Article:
Barbara: My father and I were close. He was a physician and a writer. He encouraged my writing when I got my first creative writing assignments in seventh and eighth grade, but as the poem indicates, I was susceptible to his criticism and ideas. There were times I threw crumpled pages at him! Of course, he meant well, but it took me years to shake the sense of his hovering over my shoulder. Writing that poem, addressed to my young self, was healing. Sadly, my father did not live long enough to share in my career as a poet.
Mary: You deal briefly with your childhood in New England which transposes nicely with poems about your life now in New Mexico (I love the poem “The Last Havoc of Color” talking about the desert and ending with “a drawer full of ash.”) How does a sense of place work into your poems? What are the symbols or visuals of place that are meaningful to you between Massachusetts and New Mexico?
Barbara: I often begin any given writing by setting it in its natural place. That may or may
not remain in the poem, but I need to be grounded in the natural world, in a state of witness. I may start by describing shadow on my stucco wall or snow in the crook of a tree.
The New England landscape remains my touchstone. I spent hours and hours alone in the farmland, meadows, woods, swamps, streams and lakes of my childhood in western Massachusetts. It was my entry into a contemplative life. As much as I love New Mexico, nothing will replace that intimacy.
Mary: You also revisit the idea grief and the death of parents. In the poem “Daily Bread,” I love the declaration “the verb for death conjugates itself.” In the poem “Early Grief” you talk about your “months circling grief’s/ dark orchard” and about preparing for the inevitable death of a loved-one. In the poem “Soon My Mother Will Die” you do the same, preparing for motherless-ness and acknowledging,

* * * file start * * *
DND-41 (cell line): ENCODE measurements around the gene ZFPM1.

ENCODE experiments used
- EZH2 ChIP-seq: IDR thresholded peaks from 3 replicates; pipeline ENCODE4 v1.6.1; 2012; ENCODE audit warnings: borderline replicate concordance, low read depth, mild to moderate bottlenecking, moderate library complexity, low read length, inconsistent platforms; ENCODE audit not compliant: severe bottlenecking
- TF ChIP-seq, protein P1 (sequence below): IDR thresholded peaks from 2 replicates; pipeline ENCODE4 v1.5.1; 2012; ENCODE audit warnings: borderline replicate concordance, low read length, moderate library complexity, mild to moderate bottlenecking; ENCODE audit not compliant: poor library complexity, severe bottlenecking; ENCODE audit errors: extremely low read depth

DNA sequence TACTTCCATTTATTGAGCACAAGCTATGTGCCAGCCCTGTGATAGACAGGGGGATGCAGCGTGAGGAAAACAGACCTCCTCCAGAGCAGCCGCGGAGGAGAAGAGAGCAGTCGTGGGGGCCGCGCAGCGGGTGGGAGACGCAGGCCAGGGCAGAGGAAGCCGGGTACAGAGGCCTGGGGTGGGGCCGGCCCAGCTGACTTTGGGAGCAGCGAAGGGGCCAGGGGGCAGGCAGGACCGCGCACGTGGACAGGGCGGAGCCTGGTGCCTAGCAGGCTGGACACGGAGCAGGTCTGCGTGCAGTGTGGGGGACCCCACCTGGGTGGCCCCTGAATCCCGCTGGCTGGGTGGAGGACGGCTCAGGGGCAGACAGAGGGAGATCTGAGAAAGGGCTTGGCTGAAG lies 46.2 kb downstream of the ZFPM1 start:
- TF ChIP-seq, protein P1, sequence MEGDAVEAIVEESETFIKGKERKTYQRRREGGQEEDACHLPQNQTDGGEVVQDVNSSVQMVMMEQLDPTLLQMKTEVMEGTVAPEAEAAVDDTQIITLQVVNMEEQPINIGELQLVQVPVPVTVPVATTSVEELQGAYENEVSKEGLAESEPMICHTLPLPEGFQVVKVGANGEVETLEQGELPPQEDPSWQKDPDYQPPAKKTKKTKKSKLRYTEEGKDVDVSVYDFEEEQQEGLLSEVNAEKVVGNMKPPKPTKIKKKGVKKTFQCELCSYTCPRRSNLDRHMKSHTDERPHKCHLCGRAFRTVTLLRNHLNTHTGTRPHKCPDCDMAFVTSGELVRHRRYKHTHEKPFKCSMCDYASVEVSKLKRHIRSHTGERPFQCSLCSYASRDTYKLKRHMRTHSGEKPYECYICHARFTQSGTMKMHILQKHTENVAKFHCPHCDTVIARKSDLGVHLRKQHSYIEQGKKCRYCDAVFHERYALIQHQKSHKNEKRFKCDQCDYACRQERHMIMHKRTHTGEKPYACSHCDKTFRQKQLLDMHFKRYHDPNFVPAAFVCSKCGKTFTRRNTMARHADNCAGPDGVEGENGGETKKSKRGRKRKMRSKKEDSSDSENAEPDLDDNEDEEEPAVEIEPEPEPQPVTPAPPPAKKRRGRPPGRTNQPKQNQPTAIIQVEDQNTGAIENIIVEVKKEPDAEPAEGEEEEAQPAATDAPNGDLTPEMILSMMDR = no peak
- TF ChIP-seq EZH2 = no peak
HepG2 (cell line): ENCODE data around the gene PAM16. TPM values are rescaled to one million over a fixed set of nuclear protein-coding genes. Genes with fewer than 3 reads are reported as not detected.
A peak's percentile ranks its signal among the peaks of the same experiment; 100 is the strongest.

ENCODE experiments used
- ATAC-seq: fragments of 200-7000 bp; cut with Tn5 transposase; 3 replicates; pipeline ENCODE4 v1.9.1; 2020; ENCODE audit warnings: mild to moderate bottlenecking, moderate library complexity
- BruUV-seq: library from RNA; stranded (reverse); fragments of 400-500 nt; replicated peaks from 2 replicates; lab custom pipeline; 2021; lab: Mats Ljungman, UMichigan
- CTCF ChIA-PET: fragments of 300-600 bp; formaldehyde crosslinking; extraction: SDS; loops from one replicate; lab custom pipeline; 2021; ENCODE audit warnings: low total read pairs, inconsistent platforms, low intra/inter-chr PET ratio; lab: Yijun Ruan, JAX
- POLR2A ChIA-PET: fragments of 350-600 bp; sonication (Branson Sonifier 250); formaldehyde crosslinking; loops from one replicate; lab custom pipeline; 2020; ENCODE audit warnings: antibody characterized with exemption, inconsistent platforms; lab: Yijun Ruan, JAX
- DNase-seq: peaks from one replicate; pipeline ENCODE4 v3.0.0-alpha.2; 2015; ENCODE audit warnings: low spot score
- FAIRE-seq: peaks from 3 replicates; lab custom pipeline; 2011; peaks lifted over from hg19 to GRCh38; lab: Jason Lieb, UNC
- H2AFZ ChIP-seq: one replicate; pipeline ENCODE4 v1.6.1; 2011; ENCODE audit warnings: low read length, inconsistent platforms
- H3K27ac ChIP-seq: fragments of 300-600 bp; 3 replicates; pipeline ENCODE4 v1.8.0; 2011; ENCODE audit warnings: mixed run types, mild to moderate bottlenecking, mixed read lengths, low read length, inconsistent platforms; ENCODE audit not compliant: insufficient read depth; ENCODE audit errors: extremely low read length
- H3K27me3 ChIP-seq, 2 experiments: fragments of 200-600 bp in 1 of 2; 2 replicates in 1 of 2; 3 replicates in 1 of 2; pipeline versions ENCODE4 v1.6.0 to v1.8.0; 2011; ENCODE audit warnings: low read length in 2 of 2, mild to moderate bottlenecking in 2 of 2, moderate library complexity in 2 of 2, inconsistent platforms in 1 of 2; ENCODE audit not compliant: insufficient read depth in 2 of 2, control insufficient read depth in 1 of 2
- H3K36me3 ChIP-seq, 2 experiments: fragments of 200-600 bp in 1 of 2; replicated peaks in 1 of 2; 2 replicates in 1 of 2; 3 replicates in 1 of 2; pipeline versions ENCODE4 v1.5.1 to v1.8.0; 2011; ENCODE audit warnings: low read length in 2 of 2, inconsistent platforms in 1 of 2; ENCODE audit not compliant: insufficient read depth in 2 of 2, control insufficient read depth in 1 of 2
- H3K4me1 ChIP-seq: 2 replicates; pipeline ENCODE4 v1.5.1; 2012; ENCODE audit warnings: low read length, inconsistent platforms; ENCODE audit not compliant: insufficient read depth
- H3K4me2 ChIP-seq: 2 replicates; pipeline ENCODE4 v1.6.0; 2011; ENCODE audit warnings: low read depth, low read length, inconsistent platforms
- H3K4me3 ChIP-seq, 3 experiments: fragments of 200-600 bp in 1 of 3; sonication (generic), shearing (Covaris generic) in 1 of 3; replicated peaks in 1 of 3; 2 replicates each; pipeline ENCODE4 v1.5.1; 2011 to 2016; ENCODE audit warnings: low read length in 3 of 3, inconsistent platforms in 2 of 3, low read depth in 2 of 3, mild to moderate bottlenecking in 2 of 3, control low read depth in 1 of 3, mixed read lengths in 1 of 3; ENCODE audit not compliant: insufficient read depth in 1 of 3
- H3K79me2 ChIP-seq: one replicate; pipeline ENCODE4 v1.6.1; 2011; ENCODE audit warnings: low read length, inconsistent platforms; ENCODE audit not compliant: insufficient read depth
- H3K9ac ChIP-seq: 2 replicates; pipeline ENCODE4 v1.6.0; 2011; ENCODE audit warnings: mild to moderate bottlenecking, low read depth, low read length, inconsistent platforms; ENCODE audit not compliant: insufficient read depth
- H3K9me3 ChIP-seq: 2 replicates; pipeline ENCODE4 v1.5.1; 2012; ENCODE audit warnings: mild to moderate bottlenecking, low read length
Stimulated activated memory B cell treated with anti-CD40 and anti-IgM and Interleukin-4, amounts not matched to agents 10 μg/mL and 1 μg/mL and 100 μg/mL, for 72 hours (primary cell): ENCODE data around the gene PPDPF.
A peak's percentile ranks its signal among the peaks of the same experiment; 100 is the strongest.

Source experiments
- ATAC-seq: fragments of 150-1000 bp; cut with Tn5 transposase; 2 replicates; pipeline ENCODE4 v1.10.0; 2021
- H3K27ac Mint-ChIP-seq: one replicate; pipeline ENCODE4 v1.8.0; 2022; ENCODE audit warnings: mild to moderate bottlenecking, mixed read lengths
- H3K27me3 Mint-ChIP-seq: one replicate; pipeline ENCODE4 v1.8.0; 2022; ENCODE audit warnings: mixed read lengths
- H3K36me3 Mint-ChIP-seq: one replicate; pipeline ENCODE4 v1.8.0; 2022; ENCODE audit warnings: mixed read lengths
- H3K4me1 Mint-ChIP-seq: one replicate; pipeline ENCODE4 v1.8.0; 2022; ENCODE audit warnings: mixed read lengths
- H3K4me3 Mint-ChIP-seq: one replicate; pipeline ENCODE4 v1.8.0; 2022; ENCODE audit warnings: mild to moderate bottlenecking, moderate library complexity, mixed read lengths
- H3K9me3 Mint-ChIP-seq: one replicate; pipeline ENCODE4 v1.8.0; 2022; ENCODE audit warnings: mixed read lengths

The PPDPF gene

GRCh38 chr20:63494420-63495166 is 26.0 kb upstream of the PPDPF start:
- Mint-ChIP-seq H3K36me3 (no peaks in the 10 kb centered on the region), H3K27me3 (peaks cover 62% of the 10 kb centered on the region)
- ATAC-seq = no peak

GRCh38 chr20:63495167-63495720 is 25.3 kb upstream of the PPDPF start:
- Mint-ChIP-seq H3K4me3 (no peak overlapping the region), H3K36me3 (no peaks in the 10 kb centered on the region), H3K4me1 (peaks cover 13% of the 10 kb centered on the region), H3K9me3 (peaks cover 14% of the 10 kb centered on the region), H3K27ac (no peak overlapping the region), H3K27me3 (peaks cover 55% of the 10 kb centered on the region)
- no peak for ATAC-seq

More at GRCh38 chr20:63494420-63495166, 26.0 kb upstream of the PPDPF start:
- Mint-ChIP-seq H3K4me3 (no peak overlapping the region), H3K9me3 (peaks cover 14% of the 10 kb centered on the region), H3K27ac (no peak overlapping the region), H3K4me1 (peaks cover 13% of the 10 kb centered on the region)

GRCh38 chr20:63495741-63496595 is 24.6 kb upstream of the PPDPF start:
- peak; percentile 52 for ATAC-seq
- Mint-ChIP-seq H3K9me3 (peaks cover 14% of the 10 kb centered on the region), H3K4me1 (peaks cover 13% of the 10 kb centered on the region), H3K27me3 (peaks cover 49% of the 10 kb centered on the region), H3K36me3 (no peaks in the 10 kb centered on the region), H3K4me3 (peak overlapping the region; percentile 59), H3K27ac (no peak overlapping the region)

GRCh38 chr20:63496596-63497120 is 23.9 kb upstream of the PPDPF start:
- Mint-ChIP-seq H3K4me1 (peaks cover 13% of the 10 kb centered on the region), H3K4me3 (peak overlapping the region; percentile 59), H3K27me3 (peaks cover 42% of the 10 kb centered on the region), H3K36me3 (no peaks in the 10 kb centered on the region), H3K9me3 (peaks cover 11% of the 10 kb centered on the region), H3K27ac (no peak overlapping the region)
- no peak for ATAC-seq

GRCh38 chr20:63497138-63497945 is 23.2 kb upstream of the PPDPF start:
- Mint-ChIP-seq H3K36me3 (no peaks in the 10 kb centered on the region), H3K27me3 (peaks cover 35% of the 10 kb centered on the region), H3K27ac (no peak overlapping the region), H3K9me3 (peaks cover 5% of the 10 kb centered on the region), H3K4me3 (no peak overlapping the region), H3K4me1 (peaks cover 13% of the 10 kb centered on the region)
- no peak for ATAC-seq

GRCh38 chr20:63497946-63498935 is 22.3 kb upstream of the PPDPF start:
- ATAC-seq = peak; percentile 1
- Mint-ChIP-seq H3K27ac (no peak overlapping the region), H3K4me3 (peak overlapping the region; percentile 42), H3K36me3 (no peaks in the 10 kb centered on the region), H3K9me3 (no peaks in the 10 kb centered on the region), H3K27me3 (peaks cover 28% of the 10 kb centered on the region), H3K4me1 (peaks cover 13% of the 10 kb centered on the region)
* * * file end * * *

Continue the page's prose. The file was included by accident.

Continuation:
“Like leaves flattened to the soles of my shoes,
the imprint of her long walk presses into mine”
…a line I found to be very powerful and resonant with my relationship to my own mother. How difficult was it to write about parental relationships?
Barbara: The poems about my parents’ and my mother-in-law’s deaths were ways through grief. Just a step, mind you. I am grateful to have poetry as a way to better understand and name such deep emotion.
I do not find the subject of parental relationship to be difficult. The great danger for poets is writing the angry, blaming parent poem rather than the poem of statement and story which allows the reader to bring themselves to the experience. Jericho Brown, in his book Please, has some powerful work on this topic. And poet Li-Young Lee is a master of the father poem.